Zut alors! Paris is becoming the newest ad tech hotbed
Paris is not only all about wines, cheeses and museums. Now it’s about ad tech, too. O, là là.
“France is making a huge investment in taking its tech to the world,” said Ian Curd, market development director of Europe, the Middle East and Africa for data-management platform Lotame. “It’s angling to be a larger player in the big yet still emerging fin-tech space.”
A few Parisian ad tech firms have seen big success in the U.S. and many more are looking to America for growth, inspiration and, of course, money: French online ad company Criteo’s revenue increased 55 percent year-over-year last quarter to €362 million (around $406.7 million). Meanwhile, through expansion in the U.S., Parisian programmatic video company Teads reported a revenue of $144 million in 2015, up 50 percent from a year prior.
France dominated the rankings in Deloitte’s Technology Fast 500 report for the sixth consecutive year with 86 companies represented. Meanwhile, it is the third-largest online ad market in Europe, according to IAB Europe. Then there are the acquisitions: Comcast picked France-based ad video tech company StickyAds.tv for more than $100 million just last month
“Ad tech is a growing space in France, driven by a lot of startups,” said Fred Joseph, global COO and U.S. CEO for Parisian mobile ad tech company S4M. “You will see many successful ad tech companies in the U.S. over the next two years.”
Joseph’s company has around 105 full-time employees globally, with 55 in Paris. As the revenue comes in, he hopes to double the size of the four-person team in New York by the end of the year. “The next step for us is to be successful in America,” he said.
There’s a growing number of Parisian ad tech firms like S4M that have an ambition to expand globally. This is largely because over the past few years, the French government has been taking an aggressive approach to supporting startups, explained Joseph. For example, Business France, a government agency for export promotion, has developed a program called ubi i/o in collaboration with venture capital Bpifrance to help startups grow in the U.S.. Meanwhile, French telecommunications tycoon Xavier Niel plans to build the world’s largest startup incubator in Paris next year. This is all part of a deeper cultural identity: The French school system puts a heavy emphasis from an early age on analytical skills and math, both crucial for a data-driven industry.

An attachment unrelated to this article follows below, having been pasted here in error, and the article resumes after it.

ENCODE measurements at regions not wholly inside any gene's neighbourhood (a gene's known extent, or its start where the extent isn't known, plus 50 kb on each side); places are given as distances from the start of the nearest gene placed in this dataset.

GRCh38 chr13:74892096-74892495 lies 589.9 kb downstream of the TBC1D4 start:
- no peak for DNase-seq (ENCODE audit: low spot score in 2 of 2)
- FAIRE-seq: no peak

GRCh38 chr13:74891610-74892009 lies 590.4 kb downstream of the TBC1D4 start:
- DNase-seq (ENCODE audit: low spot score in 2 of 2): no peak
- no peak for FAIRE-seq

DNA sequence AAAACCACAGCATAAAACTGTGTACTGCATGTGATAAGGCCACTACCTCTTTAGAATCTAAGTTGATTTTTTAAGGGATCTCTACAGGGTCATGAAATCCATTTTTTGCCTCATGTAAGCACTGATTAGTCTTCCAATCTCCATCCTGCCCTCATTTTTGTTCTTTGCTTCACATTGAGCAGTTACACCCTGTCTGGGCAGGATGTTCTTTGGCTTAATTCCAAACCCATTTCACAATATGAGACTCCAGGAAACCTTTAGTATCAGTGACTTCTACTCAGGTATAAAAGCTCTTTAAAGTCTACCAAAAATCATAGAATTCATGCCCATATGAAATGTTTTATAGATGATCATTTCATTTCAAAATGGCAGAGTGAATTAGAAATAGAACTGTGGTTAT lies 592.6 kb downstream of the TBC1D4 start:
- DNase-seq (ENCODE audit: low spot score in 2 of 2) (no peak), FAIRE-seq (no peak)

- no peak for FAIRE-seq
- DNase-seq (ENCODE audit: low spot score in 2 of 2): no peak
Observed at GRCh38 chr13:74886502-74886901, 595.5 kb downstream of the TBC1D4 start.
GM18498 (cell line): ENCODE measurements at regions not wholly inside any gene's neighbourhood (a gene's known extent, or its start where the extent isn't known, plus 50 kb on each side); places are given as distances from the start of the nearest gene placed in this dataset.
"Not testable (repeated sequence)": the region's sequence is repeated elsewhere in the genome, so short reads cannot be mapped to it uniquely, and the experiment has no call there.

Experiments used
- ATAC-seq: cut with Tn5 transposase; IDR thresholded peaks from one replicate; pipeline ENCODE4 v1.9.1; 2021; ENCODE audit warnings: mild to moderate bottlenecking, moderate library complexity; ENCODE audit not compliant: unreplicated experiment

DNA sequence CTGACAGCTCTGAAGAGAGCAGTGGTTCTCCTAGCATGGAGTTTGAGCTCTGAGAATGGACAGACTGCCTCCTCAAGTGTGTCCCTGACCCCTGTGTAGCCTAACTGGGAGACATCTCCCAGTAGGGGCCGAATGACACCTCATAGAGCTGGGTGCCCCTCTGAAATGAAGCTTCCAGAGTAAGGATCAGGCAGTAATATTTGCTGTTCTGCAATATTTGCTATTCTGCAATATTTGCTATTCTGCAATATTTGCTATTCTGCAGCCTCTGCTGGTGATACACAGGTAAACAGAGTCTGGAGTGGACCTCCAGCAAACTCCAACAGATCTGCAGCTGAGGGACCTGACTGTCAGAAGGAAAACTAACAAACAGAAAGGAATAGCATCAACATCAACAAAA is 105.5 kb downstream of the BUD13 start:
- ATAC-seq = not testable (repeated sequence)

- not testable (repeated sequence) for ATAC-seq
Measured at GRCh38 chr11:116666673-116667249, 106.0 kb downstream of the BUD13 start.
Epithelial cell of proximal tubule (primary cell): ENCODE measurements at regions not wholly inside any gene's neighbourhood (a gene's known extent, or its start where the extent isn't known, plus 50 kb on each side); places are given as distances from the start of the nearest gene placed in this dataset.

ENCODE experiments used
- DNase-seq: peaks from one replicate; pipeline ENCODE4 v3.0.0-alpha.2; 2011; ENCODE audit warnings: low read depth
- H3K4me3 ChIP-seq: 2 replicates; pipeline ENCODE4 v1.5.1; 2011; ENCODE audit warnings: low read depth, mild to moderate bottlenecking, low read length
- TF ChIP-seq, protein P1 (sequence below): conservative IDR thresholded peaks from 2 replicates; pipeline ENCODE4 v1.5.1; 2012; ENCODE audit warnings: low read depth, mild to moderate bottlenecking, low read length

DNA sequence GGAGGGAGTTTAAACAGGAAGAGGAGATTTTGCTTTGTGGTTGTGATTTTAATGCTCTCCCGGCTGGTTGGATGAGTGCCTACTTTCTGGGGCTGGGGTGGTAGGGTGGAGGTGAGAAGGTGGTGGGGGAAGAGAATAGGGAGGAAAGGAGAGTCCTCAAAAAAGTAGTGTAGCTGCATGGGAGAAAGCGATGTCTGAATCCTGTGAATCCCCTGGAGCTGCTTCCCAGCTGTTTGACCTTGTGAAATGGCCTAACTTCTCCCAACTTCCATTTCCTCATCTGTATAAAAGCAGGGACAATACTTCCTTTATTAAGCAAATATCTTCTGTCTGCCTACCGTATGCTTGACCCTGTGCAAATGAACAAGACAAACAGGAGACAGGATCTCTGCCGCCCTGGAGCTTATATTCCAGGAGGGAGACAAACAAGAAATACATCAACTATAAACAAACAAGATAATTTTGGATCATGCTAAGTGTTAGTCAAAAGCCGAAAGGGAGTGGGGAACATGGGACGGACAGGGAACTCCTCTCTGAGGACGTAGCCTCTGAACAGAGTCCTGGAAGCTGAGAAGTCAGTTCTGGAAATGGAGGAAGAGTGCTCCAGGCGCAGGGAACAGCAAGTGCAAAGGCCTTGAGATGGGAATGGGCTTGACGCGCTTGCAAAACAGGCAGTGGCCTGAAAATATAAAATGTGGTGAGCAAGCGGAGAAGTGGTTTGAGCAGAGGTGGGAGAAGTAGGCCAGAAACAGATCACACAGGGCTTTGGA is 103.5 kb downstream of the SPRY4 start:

“I think the startup momentum is strong over there now because many ad tech firms saw the success of Criteo and StickyAds.tv,” said Eric Franchi, co-founder of digital ad company Undertone. (Its parent company, Perion, acquired Parisian social media platform MakeMeReach for around $13 million in February of last year.)
Since France is part of the EU, the free movement of labor within the union results in arguably better talent acquisition, better compliance and higher local demand, said Miles Pritchard, global head of marketer and agency solutions for Lotame. “The flip side is that companies have tighter regulation in France, more confined employment regulation and generally more bureaucracy,” Pritchard added.
As the ad tech scene in Paris becomes more dynamic, S4M’s Joseph thinks that French companies should learn from their less-risk-averse American counterparts. “In France, people often take time to eliminate problems and then start dreaming big,” he said.“But Americans often jump onto an opportunity immediately. Dreaming big is a huge motivator and a great element in the U.S. business culture.”
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